Meadowlands Racetrack Wants to Offer Sports Betting

The Meadowlands Racetrack plans to offer legal sports betting next month, right across the Hudson River from New York.

 

Jeff Gural, who manages the northern New Jersey track, tells The Associated Press that he plans to begin offering sports betting on July 15.

 

The news is especially significant because legislators in Albany finished their annual session last Wednesday. One of the many important issues that were left unresolved included the passage of a sports betting bill that would have expanded sports gambling throughout the state.

 

“New York did me such a favor by not passing sports betting,” Gural said. “That leaves me the entirety of New York City, Long Island, Westchester County. There are 15 million people that live within 20 miles of the Meadowlands. They gave me a tremendous gift,” Gural added.

 

Gural also owns the Tioga Downs track in upstate New York. Passage of sports betting legislation in New York State would have helped inject some life into the struggling property.

 

New Jersey gambling regulators called Gural’s timetable doable. So far, Monmouth Park racetrack in shoretown Oceanport, and Atlantic City’s Borgata casino are the only ones in New Jersey offering sports betting.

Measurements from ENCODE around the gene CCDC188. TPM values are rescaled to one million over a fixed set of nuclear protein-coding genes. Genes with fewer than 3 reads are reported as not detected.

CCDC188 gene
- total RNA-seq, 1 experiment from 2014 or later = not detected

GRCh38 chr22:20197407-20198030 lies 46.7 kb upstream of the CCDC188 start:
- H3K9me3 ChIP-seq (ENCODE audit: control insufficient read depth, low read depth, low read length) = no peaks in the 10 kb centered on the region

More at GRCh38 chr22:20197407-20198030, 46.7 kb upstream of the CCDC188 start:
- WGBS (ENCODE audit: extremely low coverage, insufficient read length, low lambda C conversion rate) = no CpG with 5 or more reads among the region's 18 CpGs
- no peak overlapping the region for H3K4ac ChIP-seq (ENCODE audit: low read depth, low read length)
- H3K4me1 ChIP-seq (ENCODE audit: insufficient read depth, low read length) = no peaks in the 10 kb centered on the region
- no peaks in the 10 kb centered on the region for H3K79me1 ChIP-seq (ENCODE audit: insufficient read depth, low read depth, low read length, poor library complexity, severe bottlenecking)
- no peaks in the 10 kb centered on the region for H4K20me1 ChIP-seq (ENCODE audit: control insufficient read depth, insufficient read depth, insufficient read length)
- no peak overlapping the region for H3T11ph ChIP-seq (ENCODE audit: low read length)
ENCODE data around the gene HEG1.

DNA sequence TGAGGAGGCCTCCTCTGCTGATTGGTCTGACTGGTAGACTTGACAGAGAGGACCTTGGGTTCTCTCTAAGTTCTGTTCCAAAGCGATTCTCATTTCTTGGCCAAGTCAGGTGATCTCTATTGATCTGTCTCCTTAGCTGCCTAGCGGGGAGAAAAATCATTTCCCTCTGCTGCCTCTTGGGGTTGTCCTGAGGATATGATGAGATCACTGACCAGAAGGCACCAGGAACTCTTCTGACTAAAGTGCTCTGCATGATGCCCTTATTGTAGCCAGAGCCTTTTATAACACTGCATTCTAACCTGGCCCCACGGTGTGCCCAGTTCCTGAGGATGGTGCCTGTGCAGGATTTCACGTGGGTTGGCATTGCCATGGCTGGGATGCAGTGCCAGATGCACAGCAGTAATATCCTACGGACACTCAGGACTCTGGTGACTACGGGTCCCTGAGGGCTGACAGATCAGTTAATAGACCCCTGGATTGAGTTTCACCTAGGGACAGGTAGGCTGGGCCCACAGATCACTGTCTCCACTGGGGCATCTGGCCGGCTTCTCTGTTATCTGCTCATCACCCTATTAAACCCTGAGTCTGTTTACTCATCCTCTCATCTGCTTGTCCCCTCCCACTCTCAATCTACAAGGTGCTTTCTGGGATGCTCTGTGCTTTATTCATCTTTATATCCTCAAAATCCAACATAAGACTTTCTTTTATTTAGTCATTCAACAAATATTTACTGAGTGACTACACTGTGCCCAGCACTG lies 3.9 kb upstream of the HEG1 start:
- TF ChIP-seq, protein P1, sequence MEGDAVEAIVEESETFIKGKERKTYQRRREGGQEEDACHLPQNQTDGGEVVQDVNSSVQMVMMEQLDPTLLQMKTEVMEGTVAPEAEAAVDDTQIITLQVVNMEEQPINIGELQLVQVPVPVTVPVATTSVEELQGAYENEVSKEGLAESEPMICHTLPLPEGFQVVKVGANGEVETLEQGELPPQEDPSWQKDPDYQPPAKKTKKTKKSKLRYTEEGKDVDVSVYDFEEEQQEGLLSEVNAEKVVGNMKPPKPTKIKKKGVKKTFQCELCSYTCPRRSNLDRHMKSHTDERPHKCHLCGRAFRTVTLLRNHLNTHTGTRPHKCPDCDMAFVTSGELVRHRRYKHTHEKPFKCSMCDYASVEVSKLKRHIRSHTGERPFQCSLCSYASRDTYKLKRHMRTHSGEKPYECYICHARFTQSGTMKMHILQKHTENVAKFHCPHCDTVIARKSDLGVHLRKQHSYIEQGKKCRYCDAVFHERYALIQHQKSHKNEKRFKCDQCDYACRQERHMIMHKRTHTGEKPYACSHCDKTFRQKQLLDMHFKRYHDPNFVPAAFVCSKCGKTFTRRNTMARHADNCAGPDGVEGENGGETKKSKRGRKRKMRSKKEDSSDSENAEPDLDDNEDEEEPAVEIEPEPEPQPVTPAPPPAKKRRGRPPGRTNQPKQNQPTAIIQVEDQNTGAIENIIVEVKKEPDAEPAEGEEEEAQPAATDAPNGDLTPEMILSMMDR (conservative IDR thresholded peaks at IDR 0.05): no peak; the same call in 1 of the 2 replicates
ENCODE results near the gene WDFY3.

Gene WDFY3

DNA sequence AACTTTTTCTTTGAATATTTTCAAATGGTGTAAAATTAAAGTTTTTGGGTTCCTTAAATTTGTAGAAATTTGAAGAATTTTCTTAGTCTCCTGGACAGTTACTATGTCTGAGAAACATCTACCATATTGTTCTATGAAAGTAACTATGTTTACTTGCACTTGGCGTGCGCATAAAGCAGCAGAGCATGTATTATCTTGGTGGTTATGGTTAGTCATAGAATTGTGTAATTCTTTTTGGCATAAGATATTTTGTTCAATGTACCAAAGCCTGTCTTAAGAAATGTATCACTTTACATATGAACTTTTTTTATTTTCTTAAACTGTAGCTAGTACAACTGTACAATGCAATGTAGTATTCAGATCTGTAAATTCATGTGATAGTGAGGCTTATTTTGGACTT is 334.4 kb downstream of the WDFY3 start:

The Ocean Resort Casino, a new resort filling the skeleton left behind by the fabled and financially catastrophic Revel, will become the third on June 28 when it reopens on the Atlantic City Boardwalk. The Meadowlands would be next in line just over two weeks later, Voz Iz Neias News reports.

 

The US Supreme Court set the stage when it struck down a 1992 federal law that banned sports betting in most states last May.

 

New Jersey wasted little time allowing its gambling facilities to accept sports wagers, with Monmouth Park racetrack in Oceanport and the Borgata casino in Atlantic City opening on Thursday to excited customers and profits.

 

In 1992, Congress passed the Professional and Amateur Sports Protection Act, which effectively banned sports betting nationwide. Provisions allowed some states to be grandfathered in, which is why Las Vegas has been able to offer sports betting. New Jersey failed to take advantage of the opportunity, and the window eventually closed.

 

Sports betting is expected to bring in $13 million in revenue for the state in its first full year. Gambling will be allowed on all professional and collegiate sports except for collegiate games involving New Jersey institutions and/or collegiate events happening in the state.

 

Gural said sports betting will help but is just one small part of a potential solution to save the horse racing industry in New Jersey, which continues to struggle competing against neighboring states that subsidize their tracks. New Jersey’s tracks once received $30 million a year from the state’s casinos, but former Gov. Chris Christie (R) ended those payments in 2011.

 

Without some sort of subsidy, Gural said, to VIN News, the track could be forced to just offer sports betting and simulcasting.

 

The track eventually plans to offer online sports betting but will only offer sports betting at the track during the beginning of the new sports betting era in America.

 

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